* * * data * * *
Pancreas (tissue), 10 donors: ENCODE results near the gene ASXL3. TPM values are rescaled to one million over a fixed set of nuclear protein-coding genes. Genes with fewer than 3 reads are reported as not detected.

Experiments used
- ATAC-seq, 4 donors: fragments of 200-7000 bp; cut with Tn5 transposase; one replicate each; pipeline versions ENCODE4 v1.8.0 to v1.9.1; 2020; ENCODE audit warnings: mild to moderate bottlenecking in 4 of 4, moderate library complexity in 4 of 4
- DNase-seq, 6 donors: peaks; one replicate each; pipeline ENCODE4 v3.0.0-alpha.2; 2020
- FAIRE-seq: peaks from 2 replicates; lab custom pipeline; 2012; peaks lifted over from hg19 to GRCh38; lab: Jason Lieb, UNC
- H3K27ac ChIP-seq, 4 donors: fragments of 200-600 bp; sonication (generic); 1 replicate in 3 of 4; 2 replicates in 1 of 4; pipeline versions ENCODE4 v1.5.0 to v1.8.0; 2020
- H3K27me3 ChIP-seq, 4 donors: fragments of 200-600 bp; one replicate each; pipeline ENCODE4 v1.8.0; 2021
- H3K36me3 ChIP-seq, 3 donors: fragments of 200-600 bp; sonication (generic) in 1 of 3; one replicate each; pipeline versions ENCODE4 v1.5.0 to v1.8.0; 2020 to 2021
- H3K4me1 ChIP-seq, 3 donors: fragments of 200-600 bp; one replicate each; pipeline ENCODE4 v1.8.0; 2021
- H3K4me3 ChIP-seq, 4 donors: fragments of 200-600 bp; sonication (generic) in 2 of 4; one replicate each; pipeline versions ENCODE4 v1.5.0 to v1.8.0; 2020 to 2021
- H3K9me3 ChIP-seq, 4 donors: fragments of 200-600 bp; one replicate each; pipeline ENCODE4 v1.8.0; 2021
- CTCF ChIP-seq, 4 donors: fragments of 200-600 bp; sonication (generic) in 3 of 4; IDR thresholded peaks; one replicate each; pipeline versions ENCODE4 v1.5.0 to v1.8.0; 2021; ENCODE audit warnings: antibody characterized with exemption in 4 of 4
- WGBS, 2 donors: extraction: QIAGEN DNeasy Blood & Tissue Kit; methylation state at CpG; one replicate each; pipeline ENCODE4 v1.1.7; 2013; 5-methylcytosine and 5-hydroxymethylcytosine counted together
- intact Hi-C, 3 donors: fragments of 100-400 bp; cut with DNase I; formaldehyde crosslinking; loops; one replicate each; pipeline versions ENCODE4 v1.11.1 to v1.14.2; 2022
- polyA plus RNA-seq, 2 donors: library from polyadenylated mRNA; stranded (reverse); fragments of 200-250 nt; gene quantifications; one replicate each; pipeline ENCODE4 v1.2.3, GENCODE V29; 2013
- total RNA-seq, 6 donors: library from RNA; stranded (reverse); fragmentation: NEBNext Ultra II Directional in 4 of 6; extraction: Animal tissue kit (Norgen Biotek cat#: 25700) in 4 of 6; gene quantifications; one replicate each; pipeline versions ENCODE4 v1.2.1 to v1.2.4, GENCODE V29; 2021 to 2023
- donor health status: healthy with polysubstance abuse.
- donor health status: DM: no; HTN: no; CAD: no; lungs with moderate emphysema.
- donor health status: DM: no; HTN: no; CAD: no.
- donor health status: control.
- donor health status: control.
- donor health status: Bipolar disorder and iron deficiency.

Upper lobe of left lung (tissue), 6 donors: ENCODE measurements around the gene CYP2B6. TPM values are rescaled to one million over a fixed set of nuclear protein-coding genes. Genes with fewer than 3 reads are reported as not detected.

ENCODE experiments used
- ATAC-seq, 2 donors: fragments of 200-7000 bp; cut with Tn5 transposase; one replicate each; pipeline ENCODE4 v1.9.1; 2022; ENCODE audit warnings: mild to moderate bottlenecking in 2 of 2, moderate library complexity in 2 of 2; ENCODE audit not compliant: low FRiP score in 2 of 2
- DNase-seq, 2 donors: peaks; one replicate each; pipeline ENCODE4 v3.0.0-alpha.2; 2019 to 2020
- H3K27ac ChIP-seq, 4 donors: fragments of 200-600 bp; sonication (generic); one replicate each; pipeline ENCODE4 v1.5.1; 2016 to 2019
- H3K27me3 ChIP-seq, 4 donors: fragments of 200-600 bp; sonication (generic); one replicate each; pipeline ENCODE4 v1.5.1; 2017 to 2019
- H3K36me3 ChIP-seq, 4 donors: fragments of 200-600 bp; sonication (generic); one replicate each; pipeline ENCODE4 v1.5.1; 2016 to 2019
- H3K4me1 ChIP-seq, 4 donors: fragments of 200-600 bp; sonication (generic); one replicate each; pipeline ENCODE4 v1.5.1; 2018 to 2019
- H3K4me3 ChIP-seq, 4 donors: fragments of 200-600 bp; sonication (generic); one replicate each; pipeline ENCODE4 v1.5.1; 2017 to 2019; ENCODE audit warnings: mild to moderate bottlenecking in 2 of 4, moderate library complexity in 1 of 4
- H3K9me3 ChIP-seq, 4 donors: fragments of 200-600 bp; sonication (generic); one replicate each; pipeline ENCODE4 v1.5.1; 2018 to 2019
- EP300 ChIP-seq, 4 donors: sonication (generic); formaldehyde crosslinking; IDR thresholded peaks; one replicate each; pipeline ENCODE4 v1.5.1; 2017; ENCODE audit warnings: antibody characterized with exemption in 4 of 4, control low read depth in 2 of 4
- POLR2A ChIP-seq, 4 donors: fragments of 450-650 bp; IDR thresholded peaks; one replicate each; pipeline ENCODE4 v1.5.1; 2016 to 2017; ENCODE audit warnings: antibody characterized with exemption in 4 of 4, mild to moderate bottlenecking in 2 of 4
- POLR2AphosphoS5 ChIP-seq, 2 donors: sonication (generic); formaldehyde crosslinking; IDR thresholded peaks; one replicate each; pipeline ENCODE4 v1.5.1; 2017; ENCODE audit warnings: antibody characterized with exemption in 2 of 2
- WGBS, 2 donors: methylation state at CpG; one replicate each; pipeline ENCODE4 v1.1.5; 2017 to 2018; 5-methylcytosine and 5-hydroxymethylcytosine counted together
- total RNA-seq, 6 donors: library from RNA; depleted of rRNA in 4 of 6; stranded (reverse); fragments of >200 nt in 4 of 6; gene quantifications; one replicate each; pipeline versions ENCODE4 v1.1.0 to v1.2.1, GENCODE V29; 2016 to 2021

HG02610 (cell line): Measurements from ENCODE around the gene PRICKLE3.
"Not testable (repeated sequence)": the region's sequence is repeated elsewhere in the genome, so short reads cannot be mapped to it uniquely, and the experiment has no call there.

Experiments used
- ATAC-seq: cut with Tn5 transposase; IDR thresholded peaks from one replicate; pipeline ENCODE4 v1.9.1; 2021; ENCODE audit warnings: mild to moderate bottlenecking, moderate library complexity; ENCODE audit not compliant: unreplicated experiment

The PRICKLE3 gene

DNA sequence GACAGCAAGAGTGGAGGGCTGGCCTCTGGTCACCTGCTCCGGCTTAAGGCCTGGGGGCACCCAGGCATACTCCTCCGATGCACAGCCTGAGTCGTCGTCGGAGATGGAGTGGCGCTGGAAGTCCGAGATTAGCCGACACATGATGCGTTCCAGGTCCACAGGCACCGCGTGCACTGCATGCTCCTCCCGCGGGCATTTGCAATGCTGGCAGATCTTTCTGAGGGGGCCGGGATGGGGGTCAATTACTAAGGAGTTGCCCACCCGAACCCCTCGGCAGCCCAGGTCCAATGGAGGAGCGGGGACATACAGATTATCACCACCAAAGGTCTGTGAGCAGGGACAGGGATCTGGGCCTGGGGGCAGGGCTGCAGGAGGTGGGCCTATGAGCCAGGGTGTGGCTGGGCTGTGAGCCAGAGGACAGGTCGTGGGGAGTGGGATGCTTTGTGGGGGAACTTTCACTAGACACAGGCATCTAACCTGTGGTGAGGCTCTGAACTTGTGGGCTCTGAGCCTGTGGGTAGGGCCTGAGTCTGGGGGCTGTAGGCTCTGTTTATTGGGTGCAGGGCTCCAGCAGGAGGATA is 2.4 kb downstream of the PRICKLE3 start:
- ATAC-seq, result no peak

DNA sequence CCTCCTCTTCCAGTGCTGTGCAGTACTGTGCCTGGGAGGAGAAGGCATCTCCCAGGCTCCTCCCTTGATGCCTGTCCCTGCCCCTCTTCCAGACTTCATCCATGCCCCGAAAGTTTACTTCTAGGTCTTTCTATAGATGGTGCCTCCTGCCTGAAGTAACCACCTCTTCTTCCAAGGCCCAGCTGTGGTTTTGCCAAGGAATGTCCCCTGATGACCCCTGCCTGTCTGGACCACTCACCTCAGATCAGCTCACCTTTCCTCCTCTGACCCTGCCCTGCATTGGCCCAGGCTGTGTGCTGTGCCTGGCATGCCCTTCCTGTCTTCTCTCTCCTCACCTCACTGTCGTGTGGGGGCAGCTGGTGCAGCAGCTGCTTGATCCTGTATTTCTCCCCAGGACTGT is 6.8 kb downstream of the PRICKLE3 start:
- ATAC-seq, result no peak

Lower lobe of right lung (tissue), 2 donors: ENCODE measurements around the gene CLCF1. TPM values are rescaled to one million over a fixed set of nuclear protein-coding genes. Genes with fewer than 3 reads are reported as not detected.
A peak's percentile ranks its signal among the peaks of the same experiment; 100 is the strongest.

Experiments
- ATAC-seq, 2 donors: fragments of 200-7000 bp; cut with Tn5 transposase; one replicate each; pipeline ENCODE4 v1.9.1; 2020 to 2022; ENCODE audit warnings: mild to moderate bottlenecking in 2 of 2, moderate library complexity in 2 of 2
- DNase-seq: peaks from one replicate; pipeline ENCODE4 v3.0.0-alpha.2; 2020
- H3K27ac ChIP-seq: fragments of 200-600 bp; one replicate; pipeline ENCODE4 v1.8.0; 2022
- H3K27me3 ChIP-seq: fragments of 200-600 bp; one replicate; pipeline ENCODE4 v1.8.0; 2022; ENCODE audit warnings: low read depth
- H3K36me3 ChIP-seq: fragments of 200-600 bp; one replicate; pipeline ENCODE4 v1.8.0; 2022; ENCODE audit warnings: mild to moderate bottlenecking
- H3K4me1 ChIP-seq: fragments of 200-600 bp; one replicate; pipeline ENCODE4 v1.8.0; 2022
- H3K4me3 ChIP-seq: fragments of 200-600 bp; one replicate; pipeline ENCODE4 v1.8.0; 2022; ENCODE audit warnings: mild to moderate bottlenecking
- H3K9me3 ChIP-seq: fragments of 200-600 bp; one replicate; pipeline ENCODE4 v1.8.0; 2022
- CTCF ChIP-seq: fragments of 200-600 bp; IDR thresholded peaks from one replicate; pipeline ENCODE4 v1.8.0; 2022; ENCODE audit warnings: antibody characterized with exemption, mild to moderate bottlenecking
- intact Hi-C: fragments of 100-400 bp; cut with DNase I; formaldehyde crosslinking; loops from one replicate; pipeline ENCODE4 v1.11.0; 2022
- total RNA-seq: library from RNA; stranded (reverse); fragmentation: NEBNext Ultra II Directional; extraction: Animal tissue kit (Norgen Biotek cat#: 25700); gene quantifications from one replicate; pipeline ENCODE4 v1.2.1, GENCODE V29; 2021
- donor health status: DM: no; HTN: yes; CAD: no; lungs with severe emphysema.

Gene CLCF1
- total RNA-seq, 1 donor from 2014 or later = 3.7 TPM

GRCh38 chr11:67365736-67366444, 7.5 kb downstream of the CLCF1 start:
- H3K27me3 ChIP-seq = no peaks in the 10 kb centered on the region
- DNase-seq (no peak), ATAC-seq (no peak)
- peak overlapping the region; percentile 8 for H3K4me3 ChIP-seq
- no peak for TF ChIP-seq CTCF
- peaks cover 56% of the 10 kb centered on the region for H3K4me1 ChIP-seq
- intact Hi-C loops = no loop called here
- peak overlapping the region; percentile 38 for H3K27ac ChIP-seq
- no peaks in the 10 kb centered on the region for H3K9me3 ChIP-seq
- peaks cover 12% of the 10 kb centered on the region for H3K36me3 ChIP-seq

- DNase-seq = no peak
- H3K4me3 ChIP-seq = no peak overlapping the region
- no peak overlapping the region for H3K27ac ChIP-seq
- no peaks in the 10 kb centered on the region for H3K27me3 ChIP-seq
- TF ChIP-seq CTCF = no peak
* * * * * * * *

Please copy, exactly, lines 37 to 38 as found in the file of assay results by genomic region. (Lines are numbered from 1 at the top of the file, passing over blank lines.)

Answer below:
- total RNA-seq, 6 donors: library from RNA; depleted of rRNA in 4 of 6; stranded (reverse); fragments of >200 nt in 4 of 6; gene quantifications; one replicate each; pipeline versions ENCODE4 v1.1.0 to v1.2.1, GENCODE V29; 2016 to 2021

HG02610 (cell line): Measurements from ENCODE around the gene PRICKLE3.